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Hoaxes, stock exchanges and real-time reporting


CPA Australia chief executive Alex Malley reflects on environmental activist Jonathan Moylan's landmark case, whose hoax press release made drop $300m the market value of mining company Whitehaven Coal

As accounting and finance professionals we all have a well-developed appreciation for the centrality of financial and corporate reporting to the integrity of the capital markets. Yet it seems with each passing day, the provision of relevant, consistent, verifiable information with meaningful assurance to investors and the broader market in the digital age gets exponentially more difficult. A case in Australia serves to illustrate the day to day operational challenges being confronted by companies and their advisors around the globe in dealing with the real-time pace of communication - and miscommunication.

A recent decision of the New South Wales Supreme Court imposed a wholly suspended sentence on an environmental activist for issuing a false press release announcing the ANZ Bank had withdrawn its $1.2bn loan from a Whitehaven Coal project. While the court's decision marks the end of a battle, it is just the latest chapter in what is a long running, new age war being waged across international boundaries.

While some saw it as a non-violent direct action of an environmentalist designed to focus Australia's attention on the role of financiers and miners in propelling climate change, others saw the bogus press release perpetrator as no more than a person manipulating the share market and damaging its very integrity. With more than 40% of Australian adults owning shares directly or indirectly, any hoax could have a significant effect on the lives of many, including mum-and-dad investors and self-funded retirees.

Whichever side you come down on, the case is an example of how false or misleading information circulating in the market can have serious consequences. While the fake was never published on the Australian Stock Exchange's (ASX) official platform it was picked up and reported online by numerous media outlets. In less than 40 minutes of misinformed trading, and until Whitehaven Coal's shares were placed in a trading halt to correct that false market as required by ASX, about 2,490,000 trades were thought to be enacted by day traders and those who implement stop losses, dropping the share price by 8.8%.

There are some important lessons here for journalists and investors alike. First and foremost, the case reinforces the importance of the verification of information. In Australia, companies that make announcements are required to submit them to the ASX for publication on its website. The Whitehaven Coal press release would have been there if it was real. But an apparent failure to check would appear, in this instance, to have played a major role in taking a simple hoax to new heights.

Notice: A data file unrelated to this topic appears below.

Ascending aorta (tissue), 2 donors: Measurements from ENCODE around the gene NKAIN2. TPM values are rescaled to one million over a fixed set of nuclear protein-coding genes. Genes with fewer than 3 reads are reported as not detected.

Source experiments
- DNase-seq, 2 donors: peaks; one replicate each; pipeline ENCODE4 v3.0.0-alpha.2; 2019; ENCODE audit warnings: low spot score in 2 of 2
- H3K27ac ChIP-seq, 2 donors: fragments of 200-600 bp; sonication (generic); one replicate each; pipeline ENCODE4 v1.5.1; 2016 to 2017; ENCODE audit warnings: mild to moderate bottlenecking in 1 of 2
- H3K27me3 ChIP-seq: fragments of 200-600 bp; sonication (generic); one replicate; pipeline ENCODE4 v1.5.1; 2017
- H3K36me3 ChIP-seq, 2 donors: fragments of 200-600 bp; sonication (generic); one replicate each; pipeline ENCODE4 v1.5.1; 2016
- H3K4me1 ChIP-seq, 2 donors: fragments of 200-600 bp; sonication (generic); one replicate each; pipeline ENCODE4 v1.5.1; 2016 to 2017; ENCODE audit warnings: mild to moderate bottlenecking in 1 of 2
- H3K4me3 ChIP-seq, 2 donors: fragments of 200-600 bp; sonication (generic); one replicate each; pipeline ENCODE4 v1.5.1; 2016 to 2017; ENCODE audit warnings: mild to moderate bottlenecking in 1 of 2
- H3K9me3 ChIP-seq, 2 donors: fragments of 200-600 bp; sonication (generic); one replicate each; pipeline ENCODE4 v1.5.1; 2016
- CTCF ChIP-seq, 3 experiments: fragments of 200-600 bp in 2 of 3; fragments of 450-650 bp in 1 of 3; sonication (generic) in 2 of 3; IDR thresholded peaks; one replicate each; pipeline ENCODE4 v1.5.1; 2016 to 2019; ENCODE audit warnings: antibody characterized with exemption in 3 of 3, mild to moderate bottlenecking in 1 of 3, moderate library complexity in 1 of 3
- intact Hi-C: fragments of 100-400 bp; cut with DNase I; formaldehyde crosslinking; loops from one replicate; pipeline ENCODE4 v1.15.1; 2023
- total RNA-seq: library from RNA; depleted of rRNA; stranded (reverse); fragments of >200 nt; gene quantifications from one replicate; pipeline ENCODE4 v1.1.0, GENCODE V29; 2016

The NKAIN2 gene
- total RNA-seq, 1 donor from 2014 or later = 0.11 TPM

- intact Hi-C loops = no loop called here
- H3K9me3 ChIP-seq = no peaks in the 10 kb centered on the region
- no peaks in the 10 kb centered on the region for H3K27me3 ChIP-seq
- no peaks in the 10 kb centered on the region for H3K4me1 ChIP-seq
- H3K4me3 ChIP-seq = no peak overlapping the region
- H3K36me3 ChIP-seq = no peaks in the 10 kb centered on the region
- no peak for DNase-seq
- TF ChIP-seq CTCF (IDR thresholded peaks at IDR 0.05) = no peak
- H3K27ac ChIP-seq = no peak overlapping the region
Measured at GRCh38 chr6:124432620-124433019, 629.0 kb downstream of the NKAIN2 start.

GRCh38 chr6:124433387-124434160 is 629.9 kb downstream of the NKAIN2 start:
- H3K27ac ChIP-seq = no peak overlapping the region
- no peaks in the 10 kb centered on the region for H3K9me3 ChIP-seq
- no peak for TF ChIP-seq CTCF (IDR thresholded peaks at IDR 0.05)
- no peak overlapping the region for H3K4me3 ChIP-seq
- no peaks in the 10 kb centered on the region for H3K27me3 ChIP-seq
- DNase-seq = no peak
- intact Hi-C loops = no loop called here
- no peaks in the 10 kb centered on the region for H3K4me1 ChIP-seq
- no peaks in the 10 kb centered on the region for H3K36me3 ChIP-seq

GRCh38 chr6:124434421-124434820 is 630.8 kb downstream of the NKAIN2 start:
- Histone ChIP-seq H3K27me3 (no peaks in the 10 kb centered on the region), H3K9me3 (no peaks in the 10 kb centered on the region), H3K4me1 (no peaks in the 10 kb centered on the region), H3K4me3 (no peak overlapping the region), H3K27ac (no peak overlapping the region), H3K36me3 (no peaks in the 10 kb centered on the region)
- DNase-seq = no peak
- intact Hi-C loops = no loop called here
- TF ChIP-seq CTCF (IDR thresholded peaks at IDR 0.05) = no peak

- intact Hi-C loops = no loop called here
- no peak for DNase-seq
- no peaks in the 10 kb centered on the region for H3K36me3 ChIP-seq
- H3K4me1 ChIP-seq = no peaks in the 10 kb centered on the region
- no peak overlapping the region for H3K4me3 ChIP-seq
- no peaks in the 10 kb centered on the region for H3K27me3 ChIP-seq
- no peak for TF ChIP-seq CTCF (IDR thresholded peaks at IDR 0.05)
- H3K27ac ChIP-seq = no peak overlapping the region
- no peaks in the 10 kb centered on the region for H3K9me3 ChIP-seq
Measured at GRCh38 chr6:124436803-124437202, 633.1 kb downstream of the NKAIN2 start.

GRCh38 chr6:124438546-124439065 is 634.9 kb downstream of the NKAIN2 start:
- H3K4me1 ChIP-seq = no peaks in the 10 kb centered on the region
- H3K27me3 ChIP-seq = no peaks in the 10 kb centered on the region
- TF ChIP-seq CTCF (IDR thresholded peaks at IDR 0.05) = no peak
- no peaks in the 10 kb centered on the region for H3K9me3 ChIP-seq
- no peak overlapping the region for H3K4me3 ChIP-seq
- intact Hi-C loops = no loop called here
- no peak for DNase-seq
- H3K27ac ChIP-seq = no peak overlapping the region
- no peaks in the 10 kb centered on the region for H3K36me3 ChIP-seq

The ASX has previously warned media that they should consider slowing the speed at which information is being digested and reported and before reporting information or trading on it, at the very least check the ASX website. That is common sense advice, however in the frenetic 24/7 news cycle the pressures on journalists and the diversity of news sources have never been so great.

You only need to look at the prevalence of high frequency trading to see that microseconds matter, and that applies as much to traders as it does to journalists. In that context one can almost forgive the temptation to rush to print (or post, or Tweet or the other myriad of ways in which content is distributed today). And it is not just a problem confined to Australia.

The case itself bears a striking resemblance to similar cases of online activism where hoax press releases have targeted the likes of Bank of America, General Electric and, just this month, Intel. For companies and their advisors, these cases also underline the need to closely monitor what is being said about them, as well as to them, online and in the market.

In the case of Whitehaven Coal, some commentators called for reversal of trades to be made as a matter of fairness to all who traded. It was a call the ASX rejected. Indeed the ASX's chief compliance officer said then that "the people who are affected are the day-traders and those trading in the short term...", a group of people ethicist Clive Williams of Charles Sturt University described as making "... no contribution to the real economy and... essentially parasitic... And for each gambler who sold at a loss there was another who made money that day."

But while mum and dad investors might have escaped largely unscathed in this instance, the next rogue action might have more widespread implications.

Alex Malley's previous blog post
Markets demand collaboration on audit quality

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